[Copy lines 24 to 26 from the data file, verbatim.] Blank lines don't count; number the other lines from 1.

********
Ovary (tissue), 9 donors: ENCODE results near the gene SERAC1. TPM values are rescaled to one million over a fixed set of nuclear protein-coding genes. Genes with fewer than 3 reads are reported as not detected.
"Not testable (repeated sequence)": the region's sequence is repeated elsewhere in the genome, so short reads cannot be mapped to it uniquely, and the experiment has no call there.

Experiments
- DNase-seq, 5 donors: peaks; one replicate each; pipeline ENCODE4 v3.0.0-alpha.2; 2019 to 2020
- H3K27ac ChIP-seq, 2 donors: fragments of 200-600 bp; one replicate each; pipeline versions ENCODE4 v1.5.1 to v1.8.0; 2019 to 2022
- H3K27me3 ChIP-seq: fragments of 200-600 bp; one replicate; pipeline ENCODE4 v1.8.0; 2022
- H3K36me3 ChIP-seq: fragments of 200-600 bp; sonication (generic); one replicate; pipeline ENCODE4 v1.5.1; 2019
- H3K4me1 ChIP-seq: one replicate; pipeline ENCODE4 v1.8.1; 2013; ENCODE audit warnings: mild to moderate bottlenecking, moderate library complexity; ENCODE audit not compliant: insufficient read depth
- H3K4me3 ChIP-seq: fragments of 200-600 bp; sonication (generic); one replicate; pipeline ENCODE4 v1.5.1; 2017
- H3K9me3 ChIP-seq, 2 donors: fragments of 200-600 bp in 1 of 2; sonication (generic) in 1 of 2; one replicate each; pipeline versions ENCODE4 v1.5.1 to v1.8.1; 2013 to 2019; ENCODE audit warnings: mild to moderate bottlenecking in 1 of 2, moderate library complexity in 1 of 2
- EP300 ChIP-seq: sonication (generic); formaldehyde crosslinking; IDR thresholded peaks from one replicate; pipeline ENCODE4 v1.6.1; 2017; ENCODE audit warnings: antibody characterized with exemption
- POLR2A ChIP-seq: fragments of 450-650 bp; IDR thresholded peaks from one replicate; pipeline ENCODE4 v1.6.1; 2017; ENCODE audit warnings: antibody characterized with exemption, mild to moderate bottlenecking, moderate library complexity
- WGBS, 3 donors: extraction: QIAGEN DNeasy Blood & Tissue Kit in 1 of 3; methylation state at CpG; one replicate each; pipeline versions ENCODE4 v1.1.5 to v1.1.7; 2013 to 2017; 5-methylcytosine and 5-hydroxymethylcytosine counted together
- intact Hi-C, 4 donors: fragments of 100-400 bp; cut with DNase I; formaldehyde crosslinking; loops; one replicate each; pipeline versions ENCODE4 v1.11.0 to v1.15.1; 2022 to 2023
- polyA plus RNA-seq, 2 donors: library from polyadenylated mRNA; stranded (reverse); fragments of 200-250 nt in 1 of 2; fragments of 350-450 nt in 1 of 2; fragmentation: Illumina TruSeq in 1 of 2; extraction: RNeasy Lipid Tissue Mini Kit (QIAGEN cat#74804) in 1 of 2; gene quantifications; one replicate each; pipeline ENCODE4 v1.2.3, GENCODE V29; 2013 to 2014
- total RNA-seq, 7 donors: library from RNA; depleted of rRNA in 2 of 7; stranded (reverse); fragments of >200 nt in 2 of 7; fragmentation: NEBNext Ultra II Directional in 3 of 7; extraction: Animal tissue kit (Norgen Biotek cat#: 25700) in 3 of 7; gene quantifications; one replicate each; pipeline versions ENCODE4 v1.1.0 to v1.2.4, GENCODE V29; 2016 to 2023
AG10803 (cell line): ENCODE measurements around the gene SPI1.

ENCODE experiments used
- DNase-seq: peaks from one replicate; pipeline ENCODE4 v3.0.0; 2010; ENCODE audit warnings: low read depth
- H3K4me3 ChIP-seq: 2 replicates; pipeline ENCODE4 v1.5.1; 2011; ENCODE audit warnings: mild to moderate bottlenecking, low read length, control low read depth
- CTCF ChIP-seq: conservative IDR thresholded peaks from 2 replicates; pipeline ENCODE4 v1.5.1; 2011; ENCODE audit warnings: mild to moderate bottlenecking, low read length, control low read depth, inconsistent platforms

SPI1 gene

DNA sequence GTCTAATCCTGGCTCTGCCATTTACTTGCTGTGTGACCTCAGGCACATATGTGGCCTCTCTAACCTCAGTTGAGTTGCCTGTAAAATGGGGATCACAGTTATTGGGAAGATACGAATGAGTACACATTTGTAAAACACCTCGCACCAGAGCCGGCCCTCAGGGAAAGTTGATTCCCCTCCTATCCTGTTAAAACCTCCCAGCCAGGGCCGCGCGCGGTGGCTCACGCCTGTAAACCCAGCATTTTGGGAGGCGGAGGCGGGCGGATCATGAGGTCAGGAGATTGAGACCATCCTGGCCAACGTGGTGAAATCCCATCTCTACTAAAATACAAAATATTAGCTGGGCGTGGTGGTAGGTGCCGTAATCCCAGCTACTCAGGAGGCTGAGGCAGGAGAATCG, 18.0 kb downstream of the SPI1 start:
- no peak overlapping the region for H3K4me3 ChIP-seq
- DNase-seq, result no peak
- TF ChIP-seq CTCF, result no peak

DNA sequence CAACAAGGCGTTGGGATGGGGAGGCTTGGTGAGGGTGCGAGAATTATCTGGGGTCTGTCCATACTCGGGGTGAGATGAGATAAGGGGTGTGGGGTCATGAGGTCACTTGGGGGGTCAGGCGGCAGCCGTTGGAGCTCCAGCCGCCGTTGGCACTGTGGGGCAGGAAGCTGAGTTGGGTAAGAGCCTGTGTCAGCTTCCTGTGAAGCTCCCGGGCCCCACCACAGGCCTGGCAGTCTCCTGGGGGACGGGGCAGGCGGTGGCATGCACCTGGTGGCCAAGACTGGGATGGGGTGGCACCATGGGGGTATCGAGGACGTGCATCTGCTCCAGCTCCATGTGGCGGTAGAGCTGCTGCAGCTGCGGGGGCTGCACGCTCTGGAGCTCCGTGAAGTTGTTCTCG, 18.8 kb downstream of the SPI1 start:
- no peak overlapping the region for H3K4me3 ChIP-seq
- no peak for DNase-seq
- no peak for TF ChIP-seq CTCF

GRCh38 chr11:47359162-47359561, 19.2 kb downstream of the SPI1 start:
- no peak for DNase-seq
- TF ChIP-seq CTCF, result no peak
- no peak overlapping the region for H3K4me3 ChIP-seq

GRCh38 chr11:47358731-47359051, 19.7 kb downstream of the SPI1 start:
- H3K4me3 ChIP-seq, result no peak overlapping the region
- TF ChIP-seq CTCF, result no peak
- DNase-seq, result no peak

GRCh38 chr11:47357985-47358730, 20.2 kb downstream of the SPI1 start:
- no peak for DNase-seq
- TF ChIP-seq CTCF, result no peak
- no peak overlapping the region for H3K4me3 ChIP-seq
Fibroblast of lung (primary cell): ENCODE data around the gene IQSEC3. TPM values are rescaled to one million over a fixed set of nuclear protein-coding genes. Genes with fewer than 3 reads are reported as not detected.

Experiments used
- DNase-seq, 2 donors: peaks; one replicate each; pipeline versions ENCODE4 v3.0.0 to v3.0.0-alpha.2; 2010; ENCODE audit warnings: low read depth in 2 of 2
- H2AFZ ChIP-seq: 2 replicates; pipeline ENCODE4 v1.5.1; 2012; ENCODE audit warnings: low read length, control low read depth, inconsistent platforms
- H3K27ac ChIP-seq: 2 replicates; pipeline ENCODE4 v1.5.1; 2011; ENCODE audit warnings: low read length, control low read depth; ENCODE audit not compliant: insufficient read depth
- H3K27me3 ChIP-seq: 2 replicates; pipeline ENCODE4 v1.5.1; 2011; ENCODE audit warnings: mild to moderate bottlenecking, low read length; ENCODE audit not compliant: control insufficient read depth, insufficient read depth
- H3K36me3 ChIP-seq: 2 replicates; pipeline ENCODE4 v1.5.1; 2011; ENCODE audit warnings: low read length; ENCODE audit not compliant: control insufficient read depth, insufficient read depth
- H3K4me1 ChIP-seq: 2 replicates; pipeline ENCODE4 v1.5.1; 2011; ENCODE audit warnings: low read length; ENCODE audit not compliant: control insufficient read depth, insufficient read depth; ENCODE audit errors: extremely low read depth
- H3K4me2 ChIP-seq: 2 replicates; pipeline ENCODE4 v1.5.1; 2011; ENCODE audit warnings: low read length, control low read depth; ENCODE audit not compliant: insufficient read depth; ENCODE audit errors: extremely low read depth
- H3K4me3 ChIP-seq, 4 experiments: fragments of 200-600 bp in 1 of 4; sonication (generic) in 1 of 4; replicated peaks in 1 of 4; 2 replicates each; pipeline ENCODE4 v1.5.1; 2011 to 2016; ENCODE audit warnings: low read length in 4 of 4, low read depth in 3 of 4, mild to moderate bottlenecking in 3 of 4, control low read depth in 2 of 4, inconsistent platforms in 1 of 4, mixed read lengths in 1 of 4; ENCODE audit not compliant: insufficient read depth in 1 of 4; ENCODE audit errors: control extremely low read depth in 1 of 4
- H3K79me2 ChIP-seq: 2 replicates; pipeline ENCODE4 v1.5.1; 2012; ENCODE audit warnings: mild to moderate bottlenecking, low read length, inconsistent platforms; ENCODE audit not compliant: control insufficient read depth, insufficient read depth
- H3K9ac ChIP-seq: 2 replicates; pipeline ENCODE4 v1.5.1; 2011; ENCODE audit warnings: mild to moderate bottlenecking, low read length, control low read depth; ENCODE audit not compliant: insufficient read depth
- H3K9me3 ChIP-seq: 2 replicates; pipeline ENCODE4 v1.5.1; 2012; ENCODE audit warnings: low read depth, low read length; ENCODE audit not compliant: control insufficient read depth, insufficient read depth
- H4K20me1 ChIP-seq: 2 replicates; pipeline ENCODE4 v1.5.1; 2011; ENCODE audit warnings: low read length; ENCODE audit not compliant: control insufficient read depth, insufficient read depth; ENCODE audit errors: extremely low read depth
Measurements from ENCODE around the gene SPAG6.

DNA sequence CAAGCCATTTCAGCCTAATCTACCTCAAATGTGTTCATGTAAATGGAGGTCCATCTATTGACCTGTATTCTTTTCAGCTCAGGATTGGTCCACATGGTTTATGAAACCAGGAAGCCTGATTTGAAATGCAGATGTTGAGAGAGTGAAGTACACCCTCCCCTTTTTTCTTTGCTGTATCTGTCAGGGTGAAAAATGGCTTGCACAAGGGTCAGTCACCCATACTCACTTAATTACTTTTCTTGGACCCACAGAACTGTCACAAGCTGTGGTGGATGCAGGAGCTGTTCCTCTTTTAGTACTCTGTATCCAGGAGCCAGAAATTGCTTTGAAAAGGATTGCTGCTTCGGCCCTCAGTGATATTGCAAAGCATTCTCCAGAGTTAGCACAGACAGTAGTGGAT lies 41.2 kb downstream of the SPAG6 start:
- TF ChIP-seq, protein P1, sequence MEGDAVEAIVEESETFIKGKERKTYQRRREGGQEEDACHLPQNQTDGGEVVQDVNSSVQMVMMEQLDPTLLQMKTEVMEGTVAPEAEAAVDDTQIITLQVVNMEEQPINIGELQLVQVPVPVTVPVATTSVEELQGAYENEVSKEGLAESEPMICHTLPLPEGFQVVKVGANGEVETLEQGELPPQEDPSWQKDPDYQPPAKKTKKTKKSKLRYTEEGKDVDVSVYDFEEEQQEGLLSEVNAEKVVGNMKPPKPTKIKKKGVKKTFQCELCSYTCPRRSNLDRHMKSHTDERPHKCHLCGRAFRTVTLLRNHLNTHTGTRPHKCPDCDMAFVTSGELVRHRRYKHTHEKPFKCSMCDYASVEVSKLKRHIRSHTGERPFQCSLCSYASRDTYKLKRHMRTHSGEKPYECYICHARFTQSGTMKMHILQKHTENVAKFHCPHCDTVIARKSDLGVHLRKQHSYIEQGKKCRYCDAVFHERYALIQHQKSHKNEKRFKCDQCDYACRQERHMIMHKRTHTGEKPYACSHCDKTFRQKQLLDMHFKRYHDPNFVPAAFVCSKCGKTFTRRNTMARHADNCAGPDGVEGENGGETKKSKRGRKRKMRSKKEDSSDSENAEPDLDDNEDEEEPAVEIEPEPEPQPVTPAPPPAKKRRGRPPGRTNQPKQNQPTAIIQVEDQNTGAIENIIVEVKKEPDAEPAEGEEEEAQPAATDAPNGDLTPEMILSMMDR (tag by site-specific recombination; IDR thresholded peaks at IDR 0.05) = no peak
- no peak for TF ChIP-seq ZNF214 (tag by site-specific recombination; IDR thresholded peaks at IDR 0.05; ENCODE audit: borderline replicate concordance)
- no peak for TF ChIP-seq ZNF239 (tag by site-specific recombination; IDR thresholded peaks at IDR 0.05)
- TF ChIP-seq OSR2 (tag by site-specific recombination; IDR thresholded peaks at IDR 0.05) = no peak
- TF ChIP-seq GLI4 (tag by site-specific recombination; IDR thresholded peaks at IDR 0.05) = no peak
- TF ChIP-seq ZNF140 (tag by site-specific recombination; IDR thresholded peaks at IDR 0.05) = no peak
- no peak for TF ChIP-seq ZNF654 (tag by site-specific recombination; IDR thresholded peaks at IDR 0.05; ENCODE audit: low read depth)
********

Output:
- no peak overlapping the region for H3K4me3 ChIP-seq
- DNase-seq, result no peak
- TF ChIP-seq CTCF, result no peak